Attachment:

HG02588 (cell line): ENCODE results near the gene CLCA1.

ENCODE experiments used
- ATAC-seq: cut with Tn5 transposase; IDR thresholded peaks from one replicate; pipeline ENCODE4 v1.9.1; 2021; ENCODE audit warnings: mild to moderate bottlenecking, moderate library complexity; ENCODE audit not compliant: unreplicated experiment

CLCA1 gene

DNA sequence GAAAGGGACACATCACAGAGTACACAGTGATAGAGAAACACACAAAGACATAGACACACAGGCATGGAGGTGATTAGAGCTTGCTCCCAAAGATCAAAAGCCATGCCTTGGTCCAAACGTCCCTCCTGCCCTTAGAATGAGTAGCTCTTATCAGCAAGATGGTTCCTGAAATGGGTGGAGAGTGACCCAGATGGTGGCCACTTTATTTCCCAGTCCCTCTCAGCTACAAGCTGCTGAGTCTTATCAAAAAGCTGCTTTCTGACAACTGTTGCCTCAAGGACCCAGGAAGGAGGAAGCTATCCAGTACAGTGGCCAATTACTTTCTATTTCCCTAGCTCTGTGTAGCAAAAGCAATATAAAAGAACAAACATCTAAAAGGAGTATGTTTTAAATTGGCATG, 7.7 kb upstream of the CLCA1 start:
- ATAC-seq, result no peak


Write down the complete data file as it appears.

HG02588 (cell line): ENCODE results near the gene CLCA1.

ENCODE experiments used
- ATAC-seq: cut with Tn5 transposase; IDR thresholded peaks from one replicate; pipeline ENCODE4 v1.9.1; 2021; ENCODE audit warnings: mild to moderate bottlenecking, moderate library complexity; ENCODE audit not compliant: unreplicated experiment

CLCA1 gene

DNA sequence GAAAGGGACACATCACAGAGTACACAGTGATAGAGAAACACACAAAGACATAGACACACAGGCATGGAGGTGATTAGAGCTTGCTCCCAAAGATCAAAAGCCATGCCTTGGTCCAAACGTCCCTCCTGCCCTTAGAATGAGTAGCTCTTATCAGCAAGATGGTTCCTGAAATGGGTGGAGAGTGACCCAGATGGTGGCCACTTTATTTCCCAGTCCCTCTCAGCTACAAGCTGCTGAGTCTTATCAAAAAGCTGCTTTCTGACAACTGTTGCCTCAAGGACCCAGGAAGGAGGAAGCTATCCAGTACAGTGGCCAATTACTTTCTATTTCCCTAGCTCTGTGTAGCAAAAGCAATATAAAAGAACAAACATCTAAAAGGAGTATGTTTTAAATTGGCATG, 7.7 kb upstream of the CLCA1 start:
- ATAC-seq, result no peak